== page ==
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Preparing the Schneider Observatory

 

Over the summer of 2015, Dr. Nathan De Lee and three undergraduate research students: Johnathan Wilson, Shandon Stamper, and Neil Russel worked on calibrating the 11-inch telescope in preparation for the opening of the NKU Schneider Observatory. This project, funded by a UR-STEM grant, used a SBIG ST-7e CCD camera attached to an 11-inch Celestron NexStar GPS telescope to take images of both M57 (the Ring Nebula) and M71. The primary goals of this project were to quantify the depth to which we can get good signal-to-noise (S/N) on our stellar targets and to see how well the 11-inch telescope could track an object over the course of the night. The analysis led by Mr. Wilson found that we could get S/N of 100 on our stellar targets down to 15th magnitude (this about 4,000 times dimmer than the human eye can see at a dark location) in 80 second exposures. We quickly found, however, that we could not do longer exposures than approximately 80 seconds due to the tracking ability of the telescope.

Stars in M71
Figure 1: Images of stars in M71 as a function of exposure time. The stars are round, which means there is no significant distortion for 10 second exposure. At 80 seconds, the stars become clearly elongated due to limitations of the telescope tracking.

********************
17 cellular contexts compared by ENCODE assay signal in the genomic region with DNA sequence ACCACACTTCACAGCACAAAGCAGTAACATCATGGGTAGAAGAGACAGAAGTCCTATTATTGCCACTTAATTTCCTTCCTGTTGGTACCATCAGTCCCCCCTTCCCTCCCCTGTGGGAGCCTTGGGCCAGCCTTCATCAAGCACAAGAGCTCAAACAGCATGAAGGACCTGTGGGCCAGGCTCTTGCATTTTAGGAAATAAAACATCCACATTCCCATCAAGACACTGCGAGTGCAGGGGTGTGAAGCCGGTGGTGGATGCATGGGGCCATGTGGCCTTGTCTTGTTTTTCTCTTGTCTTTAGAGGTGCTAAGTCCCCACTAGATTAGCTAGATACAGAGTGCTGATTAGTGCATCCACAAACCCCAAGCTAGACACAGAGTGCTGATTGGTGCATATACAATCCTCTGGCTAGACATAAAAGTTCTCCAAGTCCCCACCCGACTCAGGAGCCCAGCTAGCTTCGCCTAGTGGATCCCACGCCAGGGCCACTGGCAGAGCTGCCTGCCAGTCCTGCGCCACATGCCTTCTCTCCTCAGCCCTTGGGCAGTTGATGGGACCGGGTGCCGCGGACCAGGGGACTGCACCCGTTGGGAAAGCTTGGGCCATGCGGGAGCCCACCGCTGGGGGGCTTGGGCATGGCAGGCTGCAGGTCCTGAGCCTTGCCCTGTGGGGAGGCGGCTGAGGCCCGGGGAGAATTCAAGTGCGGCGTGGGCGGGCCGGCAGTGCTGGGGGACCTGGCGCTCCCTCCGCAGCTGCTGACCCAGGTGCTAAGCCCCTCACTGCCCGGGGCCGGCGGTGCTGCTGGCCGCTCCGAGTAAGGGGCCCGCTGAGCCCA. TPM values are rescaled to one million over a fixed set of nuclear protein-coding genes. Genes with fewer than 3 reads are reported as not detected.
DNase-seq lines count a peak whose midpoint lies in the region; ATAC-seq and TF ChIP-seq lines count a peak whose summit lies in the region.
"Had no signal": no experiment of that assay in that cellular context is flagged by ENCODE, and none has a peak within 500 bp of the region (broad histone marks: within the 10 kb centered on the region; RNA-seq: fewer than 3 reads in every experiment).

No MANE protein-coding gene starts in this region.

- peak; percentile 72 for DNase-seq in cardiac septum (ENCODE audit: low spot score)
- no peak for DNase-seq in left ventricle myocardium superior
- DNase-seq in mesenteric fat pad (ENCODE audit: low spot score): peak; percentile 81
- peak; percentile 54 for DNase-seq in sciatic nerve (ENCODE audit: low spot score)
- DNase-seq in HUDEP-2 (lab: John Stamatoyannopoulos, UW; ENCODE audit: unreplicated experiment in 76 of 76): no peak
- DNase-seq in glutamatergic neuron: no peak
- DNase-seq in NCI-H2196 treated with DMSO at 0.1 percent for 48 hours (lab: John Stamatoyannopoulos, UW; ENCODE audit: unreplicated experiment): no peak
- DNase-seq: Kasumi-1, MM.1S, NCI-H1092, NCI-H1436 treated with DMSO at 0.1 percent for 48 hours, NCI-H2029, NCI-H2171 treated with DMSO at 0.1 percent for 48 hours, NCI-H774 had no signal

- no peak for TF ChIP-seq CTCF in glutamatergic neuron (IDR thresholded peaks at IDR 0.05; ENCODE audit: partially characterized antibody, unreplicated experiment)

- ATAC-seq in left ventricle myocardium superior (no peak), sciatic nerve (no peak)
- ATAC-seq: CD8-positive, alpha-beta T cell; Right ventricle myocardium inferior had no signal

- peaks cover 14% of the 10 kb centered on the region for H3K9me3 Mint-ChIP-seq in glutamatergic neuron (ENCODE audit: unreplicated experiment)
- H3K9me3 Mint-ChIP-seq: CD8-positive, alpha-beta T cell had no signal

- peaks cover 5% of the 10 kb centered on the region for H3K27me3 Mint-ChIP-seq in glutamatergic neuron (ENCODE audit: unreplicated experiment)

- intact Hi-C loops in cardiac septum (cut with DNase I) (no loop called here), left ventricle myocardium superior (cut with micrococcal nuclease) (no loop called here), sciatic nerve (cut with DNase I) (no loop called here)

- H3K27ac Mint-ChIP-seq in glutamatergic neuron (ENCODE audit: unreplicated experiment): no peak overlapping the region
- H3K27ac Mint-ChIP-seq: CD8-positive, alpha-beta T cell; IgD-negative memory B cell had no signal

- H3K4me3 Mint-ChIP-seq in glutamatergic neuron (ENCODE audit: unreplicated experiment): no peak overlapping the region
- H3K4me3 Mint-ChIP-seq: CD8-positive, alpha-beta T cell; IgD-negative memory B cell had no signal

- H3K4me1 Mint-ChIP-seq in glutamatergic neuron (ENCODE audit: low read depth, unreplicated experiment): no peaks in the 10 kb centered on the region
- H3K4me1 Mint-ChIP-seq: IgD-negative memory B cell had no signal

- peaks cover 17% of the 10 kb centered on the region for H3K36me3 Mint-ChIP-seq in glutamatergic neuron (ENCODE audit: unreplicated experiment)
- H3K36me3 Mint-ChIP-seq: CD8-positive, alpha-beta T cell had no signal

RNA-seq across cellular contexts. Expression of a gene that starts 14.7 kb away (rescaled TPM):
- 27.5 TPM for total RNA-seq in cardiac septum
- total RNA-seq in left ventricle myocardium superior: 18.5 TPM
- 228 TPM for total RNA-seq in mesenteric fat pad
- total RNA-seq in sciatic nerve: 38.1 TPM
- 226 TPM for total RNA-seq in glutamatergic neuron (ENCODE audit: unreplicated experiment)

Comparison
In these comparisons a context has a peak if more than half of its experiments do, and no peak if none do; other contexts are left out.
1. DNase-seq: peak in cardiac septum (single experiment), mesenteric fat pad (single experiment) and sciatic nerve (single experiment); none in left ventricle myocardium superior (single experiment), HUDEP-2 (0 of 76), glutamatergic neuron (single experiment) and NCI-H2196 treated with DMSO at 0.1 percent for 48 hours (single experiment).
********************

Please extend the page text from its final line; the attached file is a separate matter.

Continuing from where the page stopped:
Mr. Stamper led the analysis of the telescope tracking. The 11-inch telescope use a computer driven drive to track stars as they rise and set in the sky. As can be seen in Figure 1, when the exposure lengths get longer the telescope starts to fall behind the motion of the stars on the sky. This causes the stars to become elongated. Beyond 80 seconds, the elongation is significant enough that it becomes hard to separate nearby stars. For projects that require minimal distortions, even short exposures will be necessary. Now that the 11-inch telescope is installed at the NKU Schneider Observatory, we will continue work on improving the tracking of the telescope. There are several routes we can use including using a guide star, stacking images, and choosing stars away from the meridian. An example of combining several short exposures of the Ring Nebula shown in Figure 2. Both analyses were presented at the Heather Bullen Summer Research Celebration, and we are in the process of purchasing a new camera for the 11-inch telescope.

Ring Nebula
Figure 2: An image of the Ring Nebula generated by stacking six 10 second exposures together.